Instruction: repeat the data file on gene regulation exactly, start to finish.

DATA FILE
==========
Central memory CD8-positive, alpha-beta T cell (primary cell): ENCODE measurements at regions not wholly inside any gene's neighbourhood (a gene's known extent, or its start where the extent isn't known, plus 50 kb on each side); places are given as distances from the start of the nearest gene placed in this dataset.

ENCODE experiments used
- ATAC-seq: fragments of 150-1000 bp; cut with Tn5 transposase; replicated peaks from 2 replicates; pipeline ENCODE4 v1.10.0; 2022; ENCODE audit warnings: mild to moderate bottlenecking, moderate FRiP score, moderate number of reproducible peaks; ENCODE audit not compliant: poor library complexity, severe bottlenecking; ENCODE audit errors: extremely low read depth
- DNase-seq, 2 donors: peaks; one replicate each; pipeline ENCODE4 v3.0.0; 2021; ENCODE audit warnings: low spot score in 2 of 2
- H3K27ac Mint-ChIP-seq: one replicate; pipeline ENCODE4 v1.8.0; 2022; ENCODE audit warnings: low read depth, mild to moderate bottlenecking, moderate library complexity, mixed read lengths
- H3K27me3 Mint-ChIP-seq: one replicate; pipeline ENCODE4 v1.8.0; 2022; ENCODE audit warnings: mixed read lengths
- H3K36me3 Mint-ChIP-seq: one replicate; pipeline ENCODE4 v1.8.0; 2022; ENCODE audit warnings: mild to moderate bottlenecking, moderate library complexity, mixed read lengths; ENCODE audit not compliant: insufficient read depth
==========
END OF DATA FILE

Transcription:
Central memory CD8-positive, alpha-beta T cell (primary cell): ENCODE measurements at regions not wholly inside any gene's neighbourhood (a gene's known extent, or its start where the extent isn't known, plus 50 kb on each side); places are given as distances from the start of the nearest gene placed in this dataset.

ENCODE experiments used
- ATAC-seq: fragments of 150-1000 bp; cut with Tn5 transposase; replicated peaks from 2 replicates; pipeline ENCODE4 v1.10.0; 2022; ENCODE audit warnings: mild to moderate bottlenecking, moderate FRiP score, moderate number of reproducible peaks; ENCODE audit not compliant: poor library complexity, severe bottlenecking; ENCODE audit errors: extremely low read depth
- DNase-seq, 2 donors: peaks; one replicate each; pipeline ENCODE4 v3.0.0; 2021; ENCODE audit warnings: low spot score in 2 of 2
- H3K27ac Mint-ChIP-seq: one replicate; pipeline ENCODE4 v1.8.0; 2022; ENCODE audit warnings: low read depth, mild to moderate bottlenecking, moderate library complexity, mixed read lengths
- H3K27me3 Mint-ChIP-seq: one replicate; pipeline ENCODE4 v1.8.0; 2022; ENCODE audit warnings: mixed read lengths
- H3K36me3 Mint-ChIP-seq: one replicate; pipeline ENCODE4 v1.8.0; 2022; ENCODE audit warnings: mild to moderate bottlenecking, moderate library complexity, mixed read lengths; ENCODE audit not compliant: insufficient read depth